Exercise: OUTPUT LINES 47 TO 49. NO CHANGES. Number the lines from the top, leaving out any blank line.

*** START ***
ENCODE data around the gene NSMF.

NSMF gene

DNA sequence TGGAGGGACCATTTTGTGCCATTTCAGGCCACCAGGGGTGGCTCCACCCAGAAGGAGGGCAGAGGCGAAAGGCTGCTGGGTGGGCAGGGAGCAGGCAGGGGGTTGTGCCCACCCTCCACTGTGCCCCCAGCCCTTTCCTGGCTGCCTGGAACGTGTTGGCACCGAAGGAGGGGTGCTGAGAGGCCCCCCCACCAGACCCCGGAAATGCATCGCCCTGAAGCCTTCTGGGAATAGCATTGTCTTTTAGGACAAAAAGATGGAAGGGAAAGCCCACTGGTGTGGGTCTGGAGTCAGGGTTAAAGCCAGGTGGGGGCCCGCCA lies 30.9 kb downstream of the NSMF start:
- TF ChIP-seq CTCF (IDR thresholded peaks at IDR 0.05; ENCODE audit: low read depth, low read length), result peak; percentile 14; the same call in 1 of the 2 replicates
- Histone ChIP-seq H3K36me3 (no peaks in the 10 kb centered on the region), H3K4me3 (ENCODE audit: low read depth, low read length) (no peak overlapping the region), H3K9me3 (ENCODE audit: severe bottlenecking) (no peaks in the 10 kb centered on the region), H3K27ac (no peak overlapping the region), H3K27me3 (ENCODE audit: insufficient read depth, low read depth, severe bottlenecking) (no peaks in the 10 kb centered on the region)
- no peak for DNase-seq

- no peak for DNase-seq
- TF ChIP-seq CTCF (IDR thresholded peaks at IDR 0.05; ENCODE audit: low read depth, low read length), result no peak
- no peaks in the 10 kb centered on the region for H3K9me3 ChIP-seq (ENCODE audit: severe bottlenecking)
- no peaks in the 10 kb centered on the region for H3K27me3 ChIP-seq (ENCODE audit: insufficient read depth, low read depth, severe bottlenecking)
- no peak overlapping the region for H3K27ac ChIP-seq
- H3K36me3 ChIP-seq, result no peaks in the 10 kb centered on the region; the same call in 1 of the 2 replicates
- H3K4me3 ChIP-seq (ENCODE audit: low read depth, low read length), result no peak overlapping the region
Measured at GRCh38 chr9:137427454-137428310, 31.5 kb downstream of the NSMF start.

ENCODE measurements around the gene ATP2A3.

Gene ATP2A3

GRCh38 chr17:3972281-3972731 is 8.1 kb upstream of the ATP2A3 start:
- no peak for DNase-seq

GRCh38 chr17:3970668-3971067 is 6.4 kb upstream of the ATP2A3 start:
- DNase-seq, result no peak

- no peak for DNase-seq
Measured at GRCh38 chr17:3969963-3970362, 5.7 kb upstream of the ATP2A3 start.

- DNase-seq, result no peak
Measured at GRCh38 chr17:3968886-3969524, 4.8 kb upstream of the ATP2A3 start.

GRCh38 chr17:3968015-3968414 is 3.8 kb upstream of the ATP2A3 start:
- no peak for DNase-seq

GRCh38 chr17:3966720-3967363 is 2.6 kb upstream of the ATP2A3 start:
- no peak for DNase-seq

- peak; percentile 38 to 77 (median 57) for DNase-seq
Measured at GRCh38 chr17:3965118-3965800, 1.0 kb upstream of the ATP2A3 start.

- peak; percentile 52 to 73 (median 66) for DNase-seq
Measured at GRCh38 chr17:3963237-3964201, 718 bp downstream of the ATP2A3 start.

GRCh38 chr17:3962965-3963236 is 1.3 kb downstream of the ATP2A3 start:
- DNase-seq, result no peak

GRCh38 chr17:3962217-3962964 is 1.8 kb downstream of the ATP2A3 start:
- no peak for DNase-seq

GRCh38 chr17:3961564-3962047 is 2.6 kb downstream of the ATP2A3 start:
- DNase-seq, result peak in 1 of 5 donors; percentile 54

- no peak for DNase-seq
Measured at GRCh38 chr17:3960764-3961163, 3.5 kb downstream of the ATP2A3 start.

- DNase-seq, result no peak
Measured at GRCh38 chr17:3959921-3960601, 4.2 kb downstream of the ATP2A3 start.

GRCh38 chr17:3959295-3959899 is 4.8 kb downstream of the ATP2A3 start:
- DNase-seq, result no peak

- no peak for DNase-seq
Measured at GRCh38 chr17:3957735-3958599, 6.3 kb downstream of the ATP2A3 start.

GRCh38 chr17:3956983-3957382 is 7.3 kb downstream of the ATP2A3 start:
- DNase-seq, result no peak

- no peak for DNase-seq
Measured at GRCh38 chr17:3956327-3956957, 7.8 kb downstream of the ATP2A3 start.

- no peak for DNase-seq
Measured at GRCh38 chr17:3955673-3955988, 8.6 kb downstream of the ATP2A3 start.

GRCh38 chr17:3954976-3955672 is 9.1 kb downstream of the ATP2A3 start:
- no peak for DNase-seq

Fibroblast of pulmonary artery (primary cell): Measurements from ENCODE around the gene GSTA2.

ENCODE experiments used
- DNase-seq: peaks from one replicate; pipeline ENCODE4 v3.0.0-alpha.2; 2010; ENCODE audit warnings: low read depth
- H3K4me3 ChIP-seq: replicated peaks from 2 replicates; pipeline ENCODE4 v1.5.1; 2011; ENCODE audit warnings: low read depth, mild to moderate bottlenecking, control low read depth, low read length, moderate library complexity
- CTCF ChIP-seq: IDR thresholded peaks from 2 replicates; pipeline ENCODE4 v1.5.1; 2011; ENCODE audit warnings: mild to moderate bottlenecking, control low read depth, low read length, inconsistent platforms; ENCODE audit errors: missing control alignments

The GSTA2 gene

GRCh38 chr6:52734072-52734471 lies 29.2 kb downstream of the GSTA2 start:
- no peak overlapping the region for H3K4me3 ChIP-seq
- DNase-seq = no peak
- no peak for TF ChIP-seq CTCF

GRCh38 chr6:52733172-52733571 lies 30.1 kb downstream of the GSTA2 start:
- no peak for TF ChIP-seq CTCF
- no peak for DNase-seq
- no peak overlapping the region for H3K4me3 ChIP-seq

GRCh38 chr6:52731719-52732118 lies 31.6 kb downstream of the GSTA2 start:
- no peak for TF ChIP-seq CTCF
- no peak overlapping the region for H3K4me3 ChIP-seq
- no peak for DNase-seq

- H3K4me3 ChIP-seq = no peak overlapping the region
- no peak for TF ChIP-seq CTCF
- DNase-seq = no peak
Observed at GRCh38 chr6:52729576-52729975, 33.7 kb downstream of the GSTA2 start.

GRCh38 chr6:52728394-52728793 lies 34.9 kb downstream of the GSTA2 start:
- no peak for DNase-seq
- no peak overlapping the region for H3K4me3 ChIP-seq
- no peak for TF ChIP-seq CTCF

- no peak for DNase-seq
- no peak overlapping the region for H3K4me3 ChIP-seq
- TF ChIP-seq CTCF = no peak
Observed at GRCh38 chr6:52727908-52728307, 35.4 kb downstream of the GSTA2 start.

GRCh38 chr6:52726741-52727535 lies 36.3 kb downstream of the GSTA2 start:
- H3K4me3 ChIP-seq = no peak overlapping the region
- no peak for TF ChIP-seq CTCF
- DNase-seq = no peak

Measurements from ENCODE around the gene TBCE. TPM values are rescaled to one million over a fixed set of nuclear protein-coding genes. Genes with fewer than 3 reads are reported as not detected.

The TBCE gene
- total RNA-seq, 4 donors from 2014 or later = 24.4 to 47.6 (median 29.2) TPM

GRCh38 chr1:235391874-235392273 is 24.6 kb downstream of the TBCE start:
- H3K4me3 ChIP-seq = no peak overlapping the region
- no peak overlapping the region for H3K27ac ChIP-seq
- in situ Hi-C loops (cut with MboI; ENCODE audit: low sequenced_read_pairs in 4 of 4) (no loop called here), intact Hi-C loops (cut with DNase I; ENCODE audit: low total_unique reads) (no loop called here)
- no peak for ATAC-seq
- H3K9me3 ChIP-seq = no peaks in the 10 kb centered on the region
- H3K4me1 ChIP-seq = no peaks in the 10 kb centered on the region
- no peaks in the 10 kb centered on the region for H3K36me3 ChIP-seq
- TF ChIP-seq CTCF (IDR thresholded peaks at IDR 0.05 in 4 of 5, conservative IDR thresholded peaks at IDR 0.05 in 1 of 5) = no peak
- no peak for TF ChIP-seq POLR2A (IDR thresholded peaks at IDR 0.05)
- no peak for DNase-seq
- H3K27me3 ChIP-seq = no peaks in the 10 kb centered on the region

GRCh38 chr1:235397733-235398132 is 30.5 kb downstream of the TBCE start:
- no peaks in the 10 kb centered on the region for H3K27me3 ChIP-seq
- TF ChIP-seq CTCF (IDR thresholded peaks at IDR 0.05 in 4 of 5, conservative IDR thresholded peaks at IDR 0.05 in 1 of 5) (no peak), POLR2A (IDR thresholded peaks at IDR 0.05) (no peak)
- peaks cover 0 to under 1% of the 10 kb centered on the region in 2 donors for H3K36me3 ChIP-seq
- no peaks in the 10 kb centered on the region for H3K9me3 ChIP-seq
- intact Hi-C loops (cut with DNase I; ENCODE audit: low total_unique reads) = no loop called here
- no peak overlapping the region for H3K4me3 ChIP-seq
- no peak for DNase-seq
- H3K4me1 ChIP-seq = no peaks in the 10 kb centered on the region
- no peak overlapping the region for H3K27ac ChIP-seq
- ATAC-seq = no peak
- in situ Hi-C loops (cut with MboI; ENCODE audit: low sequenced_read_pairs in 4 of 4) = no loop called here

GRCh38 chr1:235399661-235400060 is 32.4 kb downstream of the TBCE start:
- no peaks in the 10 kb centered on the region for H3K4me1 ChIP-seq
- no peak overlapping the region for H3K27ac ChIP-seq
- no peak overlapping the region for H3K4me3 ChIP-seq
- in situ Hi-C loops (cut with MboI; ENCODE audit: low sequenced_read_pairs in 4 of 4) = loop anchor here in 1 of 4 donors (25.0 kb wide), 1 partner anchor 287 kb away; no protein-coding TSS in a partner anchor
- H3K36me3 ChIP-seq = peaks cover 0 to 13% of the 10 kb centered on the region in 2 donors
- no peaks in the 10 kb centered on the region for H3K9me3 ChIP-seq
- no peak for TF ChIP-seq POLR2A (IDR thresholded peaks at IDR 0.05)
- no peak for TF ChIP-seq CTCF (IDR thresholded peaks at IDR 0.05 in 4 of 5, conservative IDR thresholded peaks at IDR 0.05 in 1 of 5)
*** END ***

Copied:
GRCh38 chr17:3956983-3957382 is 7.3 kb downstream of the ATP2A3 start:
- DNase-seq, result no peak

- no peak for DNase-seq